ENTREP 3008 - Entrepreneurship Research Project

North Terrace Campus - Semester 2 - 2018

The aim of this course is to enable students from a variety of backgrounds to gain experience and develop their knowledge in entrepreneurship into practical skills to a very high level. The course will assist in the development of interpersonal skills, analytical ability, and business acumen to the stage that the student is confident of starting and running a new venture. On completion of this course, students should be able to; Demonstrate the practical skills in researching, planning, and executing a business plan for a new venture Demonstrate an ability to operationalise a business plan and assessing the risks and opportunities that arise from this activity Demonstrate a high level of competence in the entrepreneurial process and be able to communicate that knowledge to others The syllabus incorporates proposing and operationalising a practical business plan, implementing it, and exiting the business in either a start-up, existing business, or role play.

  • General Course Information
    Course Details
    Course Code ENTREP 3008
    Course Entrepreneurship Research Project
    Coordinating Unit Entrepreneurship, Commercialisation & Innov Centre
    Term Semester 2
    Level Undergraduate
    Location/s North Terrace Campus
    Units 6
    Contact Up to 3 hours per week
    Available for Study Abroad and Exchange N
    Prerequisites 8 BIE Core Courses including all level 2 courses
    Assumed Knowledge Knowledge of the content of core courses for the B. Innovation and Entrepreneurship
    Course Description The aim of this course is to enable students from a variety of backgrounds to gain experience and develop their knowledge in entrepreneurship into practical skills to a very high level. The course will assist in the development of interpersonal skills, analytical ability, and business acumen to the stage that the student is confident of starting and running a new venture. On completion of this course, students should be able to;
    Demonstrate the practical skills in researching, planning, and executing a business plan for a new venture
    Demonstrate an ability to operationalise a business plan and assessing the risks and opportunities that arise from this activity
    Demonstrate a high level of competence in the entrepreneurial process and be able to communicate that knowledge to others
    The syllabus incorporates proposing and operationalising a practical business plan, implementing it, and exiting the business in either a start-up, existing business, or role play.
    Course Staff

    Course Coordinator: Dr Wendy Lindsay

    Program Director Contact Details: Innovation and Entrepreneurship
    Name: Dr Wendy Lindsay
    Email: wendy.lindsay@adelaide.edu.au

    Teaching Staff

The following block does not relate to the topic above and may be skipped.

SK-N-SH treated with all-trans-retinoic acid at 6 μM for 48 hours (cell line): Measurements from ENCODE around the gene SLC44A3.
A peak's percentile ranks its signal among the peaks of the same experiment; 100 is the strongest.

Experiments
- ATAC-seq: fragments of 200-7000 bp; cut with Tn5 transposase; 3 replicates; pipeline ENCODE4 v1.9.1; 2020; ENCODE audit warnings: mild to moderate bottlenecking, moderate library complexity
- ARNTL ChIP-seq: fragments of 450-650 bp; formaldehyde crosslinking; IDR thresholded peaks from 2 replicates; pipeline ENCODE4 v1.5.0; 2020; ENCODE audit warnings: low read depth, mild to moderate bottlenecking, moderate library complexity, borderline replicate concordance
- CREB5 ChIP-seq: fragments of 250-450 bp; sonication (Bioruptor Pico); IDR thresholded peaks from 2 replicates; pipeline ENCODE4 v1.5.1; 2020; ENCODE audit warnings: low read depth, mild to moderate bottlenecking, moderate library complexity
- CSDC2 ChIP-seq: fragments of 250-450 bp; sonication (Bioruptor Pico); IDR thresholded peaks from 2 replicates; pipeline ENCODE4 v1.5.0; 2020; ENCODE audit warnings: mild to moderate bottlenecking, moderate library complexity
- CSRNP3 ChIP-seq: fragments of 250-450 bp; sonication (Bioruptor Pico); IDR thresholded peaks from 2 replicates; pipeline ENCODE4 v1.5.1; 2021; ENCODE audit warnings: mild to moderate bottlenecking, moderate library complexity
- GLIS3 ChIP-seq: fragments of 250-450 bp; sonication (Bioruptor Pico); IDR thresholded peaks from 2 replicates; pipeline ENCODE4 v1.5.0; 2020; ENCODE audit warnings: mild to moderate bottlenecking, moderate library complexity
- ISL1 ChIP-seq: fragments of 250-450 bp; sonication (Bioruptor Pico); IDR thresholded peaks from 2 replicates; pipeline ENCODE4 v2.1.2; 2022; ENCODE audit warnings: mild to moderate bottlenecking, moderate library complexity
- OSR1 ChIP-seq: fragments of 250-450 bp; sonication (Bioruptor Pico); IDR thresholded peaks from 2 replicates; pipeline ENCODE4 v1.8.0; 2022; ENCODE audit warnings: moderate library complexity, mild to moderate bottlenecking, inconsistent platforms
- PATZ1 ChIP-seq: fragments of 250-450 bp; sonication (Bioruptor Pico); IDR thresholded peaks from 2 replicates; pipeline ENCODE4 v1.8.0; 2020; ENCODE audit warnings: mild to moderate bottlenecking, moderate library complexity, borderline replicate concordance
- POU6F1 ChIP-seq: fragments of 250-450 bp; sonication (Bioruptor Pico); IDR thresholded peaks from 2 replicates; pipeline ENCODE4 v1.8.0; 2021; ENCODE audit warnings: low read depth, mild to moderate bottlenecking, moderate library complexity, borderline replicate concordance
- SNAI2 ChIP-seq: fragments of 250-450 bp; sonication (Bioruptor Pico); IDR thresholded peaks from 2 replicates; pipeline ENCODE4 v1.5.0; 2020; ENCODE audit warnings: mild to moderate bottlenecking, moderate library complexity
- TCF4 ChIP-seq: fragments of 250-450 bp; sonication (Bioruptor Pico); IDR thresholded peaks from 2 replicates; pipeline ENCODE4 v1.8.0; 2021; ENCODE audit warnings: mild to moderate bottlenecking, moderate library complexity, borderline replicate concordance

Semester 1:
    Mike Metcalfe
    Semester 2:
    Antonio Dottore
    Course Timetable

    The full timetable of all activities for this course can be accessed from Course Planner.

  • Learning Outcomes
    Course Learning Outcomes

    On successful completion of this course, students will be able to:

    1 Apply the tools and techniques taught throughout the course to evaluate the factors that contribute to the success/failure of an enterprise
    2 Construct and research the plans for a business based on a perceived opportunity
    3 Present a coherent business plan to a panel in a concise manner
    University Graduate Attributes

    This course will provide students with an opportunity to develop the Graduate Attribute(s) specified below:

    University Graduate Attribute Course Learning Outcome(s)
    Deep discipline knowledge
    • informed and infused by cutting edge research, scaffolded throughout their program of studies
    • acquired from personal interaction with research active educators, from year 1
    • accredited or validated against national or international standards (for relevant programs)
    1
    Critical thinking and problem solving
    • steeped in research methods and rigor
    • based on empirical evidence and the scientific approach to knowledge development
    • demonstrated through appropriate and relevant assessment
    1, 2
    Teamwork and communication skills
    • developed from, with, and via the SGDE
    • honed through assessment and practice throughout the program of studies
    • encouraged and valued in all aspects of learning
    2, 3
    Career and leadership readiness
    • technology savvy
    • professional and, where relevant, fully accredited
    • forward thinking and well informed
    • tested and validated by work based experiences
    2
    Intercultural and ethical competency
    • adept at operating in other cultures
    • comfortable with different nationalities and social contexts
    • Able to determine and contribute to desirable social outcomes
    • demonstrated by study abroad or with an understanding of indigenous knowledges
    2
    Self-awareness and emotional intelligence
    • a capacity for self-reflection and a willingness to engage in self-appraisal
    • open to objective and constructive feedback from supervisors and peers
    • able to negotiate difficult social situations, defuse conflict and engage positively in purposeful debate
    1, 2
  • Learning Resources
    Required Resources

    Text book:
    No text required

    A set of articles will be provided on the MyUni site to assist you with the content and conduct of this course.
    You will be required to expand your search and reading by sourcing your own articles etc. because this course is aimed at doing independent self-driven research.

    Recommended Resources

    A worthwhile reference text (sourcing and purchasing is optional) that discusses various emerging viewpoints on entrepreneurship theory and its practice is:

    Welsch, Harold (2004) Entrepreneurship: The Way Ahead, Routledge, New York.

    Library Resources
    The University of Adelaide’s Barr Smith Library provides a range of learning resources including texts, journals, periodicals, magazines, and access to online databases and information services. It also offers a virtual library which is accessible via the University’s website. Access to the Library's electronic resources.

    Online Learning
    MyUni is the University of Adelaide's online learning environment. It is used to support traditional face-to-face lectures, tutorials and workshops at the University. MyUni provides access to various features including announcements, course materials, discussion boards and assessments for each online course of study.